Equine influenza 

Equine influenza is caused by a virus. This virus has several strains, but they all result insimilar clinical signs – fever, cough, lethargy, nasal discharge, reduced appetite, etc. When asecondary bacterial infection occurs, nasal discharge often turns yellow or green. It is adebilitating and highly infectious disease, meaning it can easily be transmitted from one horseto another if they are not vaccinated. Typically, the virus spreads through respiratorysecretions or direct contact with other horses.

It is recommended to vaccinate your horse/pony against influenza, especially if it is in astable where there is intensive horse movement. Additionally, horses should be vaccinated ifthey participate in competitions. The primary vaccination consists of two doses, with thesecond dose administered between 21 – 60 days. The first booster is given after 6 months,and subsequent boosters are administered once a year. However, for participation in FEI competitions, boosters should be administered every 6 months.


Tetanus is a disease caused by the bacterium Clostridium tetani. Horses, compared to otherspecies, are particularly sensitive to tetanus. Clostridium tetani bacteria usually enter througha wound. These bacteria produce a toxin that triggers muscle contractions. Infected horsestypically appear distressed, assume a forced posture with extended limbs, experience fever, and often, when the head is raised the protrusion of the third eyelid is seen. Due to musclecontractions, horses find it difficult or even impossible to open their mouths, making itimpossible for them to eat or drink. Death often occurs within a few hours/days.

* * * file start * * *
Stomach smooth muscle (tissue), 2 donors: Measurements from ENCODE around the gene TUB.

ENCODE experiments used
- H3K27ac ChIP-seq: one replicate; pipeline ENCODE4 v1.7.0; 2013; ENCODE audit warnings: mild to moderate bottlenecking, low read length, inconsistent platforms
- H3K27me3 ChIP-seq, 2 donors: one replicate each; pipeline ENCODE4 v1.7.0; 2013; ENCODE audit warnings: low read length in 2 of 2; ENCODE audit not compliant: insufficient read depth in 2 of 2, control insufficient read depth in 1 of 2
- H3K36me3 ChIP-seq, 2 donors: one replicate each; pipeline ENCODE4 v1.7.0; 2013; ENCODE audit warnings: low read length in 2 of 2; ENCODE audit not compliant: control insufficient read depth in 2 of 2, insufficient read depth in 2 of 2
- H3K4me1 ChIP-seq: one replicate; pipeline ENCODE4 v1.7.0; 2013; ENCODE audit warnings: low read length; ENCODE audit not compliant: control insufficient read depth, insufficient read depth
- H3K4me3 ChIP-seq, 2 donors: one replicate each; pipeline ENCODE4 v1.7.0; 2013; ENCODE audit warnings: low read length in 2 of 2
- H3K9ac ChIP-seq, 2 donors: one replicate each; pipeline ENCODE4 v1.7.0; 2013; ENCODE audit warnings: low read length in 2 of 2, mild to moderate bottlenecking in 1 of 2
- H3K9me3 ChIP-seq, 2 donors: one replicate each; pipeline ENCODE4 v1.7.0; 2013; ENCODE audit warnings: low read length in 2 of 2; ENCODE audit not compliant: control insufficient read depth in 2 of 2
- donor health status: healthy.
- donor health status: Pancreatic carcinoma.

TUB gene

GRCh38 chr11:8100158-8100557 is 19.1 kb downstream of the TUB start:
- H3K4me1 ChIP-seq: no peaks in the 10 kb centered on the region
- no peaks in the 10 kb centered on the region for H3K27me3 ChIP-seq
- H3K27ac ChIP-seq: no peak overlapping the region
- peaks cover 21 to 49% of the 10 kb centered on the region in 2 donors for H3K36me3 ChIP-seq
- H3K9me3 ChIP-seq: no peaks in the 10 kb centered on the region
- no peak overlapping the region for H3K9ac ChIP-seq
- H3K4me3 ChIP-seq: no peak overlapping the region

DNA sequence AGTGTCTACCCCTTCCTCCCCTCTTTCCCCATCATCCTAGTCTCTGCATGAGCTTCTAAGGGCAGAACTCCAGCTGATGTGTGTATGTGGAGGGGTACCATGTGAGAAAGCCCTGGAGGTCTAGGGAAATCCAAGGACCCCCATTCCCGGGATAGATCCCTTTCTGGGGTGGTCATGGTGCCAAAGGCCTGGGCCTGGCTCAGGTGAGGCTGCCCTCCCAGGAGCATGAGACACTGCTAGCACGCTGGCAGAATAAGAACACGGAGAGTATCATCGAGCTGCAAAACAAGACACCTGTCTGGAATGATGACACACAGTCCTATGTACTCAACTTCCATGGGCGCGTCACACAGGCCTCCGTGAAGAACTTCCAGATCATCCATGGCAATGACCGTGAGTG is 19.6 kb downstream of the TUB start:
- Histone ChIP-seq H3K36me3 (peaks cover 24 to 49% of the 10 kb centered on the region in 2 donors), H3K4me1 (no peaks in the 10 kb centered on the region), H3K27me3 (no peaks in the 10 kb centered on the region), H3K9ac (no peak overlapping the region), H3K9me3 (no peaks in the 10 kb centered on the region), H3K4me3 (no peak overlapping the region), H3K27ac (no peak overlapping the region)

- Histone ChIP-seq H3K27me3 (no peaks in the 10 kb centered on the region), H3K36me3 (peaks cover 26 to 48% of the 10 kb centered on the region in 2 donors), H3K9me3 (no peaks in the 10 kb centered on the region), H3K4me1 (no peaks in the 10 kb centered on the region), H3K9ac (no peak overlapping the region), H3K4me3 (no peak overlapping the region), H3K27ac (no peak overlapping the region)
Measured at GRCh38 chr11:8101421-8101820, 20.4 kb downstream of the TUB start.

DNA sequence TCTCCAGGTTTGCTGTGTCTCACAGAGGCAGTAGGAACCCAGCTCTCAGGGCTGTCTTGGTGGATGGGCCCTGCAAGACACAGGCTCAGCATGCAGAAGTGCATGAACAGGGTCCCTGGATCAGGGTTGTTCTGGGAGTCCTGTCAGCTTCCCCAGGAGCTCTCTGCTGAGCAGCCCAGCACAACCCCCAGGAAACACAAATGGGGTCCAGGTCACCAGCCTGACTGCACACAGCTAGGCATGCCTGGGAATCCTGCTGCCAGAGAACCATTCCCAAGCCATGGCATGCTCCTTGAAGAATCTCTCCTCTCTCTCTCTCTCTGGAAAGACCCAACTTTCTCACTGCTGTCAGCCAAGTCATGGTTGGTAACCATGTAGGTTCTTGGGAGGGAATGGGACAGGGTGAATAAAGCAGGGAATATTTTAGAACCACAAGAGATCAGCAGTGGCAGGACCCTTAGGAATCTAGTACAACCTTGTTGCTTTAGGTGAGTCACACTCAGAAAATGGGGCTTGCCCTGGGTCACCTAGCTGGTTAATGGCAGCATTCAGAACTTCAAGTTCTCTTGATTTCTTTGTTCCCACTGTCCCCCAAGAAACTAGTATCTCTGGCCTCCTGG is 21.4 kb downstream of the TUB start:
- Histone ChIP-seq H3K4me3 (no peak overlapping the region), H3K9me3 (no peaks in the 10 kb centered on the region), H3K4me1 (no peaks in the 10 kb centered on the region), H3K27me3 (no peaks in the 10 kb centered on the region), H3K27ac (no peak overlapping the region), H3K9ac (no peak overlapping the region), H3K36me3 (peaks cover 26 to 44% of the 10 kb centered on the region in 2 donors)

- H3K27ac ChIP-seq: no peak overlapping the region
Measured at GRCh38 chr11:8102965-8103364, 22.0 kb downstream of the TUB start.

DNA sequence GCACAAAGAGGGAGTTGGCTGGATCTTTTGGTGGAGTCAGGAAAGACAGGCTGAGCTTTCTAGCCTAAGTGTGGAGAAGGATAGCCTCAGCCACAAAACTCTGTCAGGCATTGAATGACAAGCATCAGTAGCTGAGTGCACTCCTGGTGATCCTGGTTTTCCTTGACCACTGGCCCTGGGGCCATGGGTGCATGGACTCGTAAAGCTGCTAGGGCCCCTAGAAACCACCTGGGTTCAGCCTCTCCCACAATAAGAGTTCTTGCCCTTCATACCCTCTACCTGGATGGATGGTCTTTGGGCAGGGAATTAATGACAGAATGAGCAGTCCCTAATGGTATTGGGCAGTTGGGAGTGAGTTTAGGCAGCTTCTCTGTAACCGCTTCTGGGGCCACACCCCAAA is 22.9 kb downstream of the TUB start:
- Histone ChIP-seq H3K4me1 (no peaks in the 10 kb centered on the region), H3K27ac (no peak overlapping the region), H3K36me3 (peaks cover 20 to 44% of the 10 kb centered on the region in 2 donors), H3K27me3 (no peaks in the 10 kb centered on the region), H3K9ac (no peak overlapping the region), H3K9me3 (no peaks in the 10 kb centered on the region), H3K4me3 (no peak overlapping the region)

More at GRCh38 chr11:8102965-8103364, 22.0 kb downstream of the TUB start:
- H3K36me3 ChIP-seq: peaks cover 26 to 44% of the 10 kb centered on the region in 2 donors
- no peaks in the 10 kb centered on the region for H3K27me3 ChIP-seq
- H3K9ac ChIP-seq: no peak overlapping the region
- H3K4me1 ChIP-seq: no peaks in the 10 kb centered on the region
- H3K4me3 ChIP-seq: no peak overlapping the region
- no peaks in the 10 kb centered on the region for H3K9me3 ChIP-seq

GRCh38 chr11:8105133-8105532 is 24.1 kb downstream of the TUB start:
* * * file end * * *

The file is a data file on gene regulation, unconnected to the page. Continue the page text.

Fortunately, this disease can be prevented through vaccination. The prognosis for any horse infected with tetanus is very guarded to poor, it is a highlypainful condition for both the horse and the owner. Therefore, we recommend vaccination for all horses. For primary vaccination, two injections are needed with a 3-week interval starting at 3months of age. Revaccination is recommended every 2-4 years, with the option for earlierrevaccination in specific risk situations.

Equine Herpes Virus

Equine Herpes Virus (EHV) is a contagious viral infection that affects horses worldwide.There are several types of EHV, with EHV-1 and EHV-4 being the most common. EHV cancause respiratory, neurological, and reproductive issues in horses. EHV-1 is particularlyconcerning as it is associated with abortion in pregnant mares, as well as neurologicaldisorders. The virus spreads through respiratory secretions and direct horse-to-horse contact. Vaccination is a crucial preventive measure to reduce the severity of symptoms, prevent thespread of the virus, and protect against reproductive risks, especially in pregnant mares. Effective biosecurity practices and adherence to recommended vaccination schedules areessential components of EHV management in the equine community.

To reduce the widespread occurrence of equine herpesvirus-caused abortions, pregnant mares are vaccinated in the 5th month after breeding or insemination, followed by 2 booster shots in the 7th and 9th months of pregnancy.